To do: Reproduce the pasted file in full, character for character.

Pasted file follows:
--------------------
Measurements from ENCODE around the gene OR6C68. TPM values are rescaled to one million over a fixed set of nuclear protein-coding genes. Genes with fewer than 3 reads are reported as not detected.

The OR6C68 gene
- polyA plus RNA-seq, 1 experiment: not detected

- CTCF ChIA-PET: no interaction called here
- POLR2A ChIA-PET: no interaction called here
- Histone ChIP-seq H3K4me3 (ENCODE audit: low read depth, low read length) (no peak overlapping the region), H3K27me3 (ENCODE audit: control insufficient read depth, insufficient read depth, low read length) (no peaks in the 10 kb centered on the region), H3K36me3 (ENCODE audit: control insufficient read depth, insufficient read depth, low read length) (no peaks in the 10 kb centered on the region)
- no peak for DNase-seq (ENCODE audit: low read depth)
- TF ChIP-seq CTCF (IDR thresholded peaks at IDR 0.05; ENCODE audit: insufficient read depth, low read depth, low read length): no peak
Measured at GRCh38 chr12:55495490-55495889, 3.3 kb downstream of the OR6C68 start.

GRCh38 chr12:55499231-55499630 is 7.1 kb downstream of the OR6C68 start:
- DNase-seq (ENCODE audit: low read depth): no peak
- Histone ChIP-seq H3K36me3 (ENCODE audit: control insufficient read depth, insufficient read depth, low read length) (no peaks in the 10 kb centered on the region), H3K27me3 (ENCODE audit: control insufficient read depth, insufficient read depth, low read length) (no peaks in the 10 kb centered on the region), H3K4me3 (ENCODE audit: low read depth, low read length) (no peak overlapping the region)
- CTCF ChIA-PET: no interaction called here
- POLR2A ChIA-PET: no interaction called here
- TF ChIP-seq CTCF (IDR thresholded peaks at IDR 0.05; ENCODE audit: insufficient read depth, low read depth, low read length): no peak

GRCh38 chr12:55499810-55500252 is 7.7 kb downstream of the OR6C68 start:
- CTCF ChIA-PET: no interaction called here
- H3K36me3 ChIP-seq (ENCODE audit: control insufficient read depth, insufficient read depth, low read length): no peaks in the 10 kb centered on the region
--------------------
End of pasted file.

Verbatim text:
Measurements from ENCODE around the gene OR6C68. TPM values are rescaled to one million over a fixed set of nuclear protein-coding genes. Genes with fewer than 3 reads are reported as not detected.

The OR6C68 gene
- polyA plus RNA-seq, 1 experiment: not detected

- CTCF ChIA-PET: no interaction called here
- POLR2A ChIA-PET: no interaction called here
- Histone ChIP-seq H3K4me3 (ENCODE audit: low read depth, low read length) (no peak overlapping the region), H3K27me3 (ENCODE audit: control insufficient read depth, insufficient read depth, low read length) (no peaks in the 10 kb centered on the region), H3K36me3 (ENCODE audit: control insufficient read depth, insufficient read depth, low read length) (no peaks in the 10 kb centered on the region)
- no peak for DNase-seq (ENCODE audit: low read depth)
- TF ChIP-seq CTCF (IDR thresholded peaks at IDR 0.05; ENCODE audit: insufficient read depth, low read depth, low read length): no peak
Measured at GRCh38 chr12:55495490-55495889, 3.3 kb downstream of the OR6C68 start.

GRCh38 chr12:55499231-55499630 is 7.1 kb downstream of the OR6C68 start:
- DNase-seq (ENCODE audit: low read depth): no peak
- Histone ChIP-seq H3K36me3 (ENCODE audit: control insufficient read depth, insufficient read depth, low read length) (no peaks in the 10 kb centered on the region), H3K27me3 (ENCODE audit: control insufficient read depth, insufficient read depth, low read length) (no peaks in the 10 kb centered on the region), H3K4me3 (ENCODE audit: low read depth, low read length) (no peak overlapping the region)
- CTCF ChIA-PET: no interaction called here
- POLR2A ChIA-PET: no interaction called here
- TF ChIP-seq CTCF (IDR thresholded peaks at IDR 0.05; ENCODE audit: insufficient read depth, low read depth, low read length): no peak

GRCh38 chr12:55499810-55500252 is 7.7 kb downstream of the OR6C68 start:
- CTCF ChIA-PET: no interaction called here
- H3K36me3 ChIP-seq (ENCODE audit: control insufficient read depth, insufficient read depth, low read length): no peaks in the 10 kb centered on the region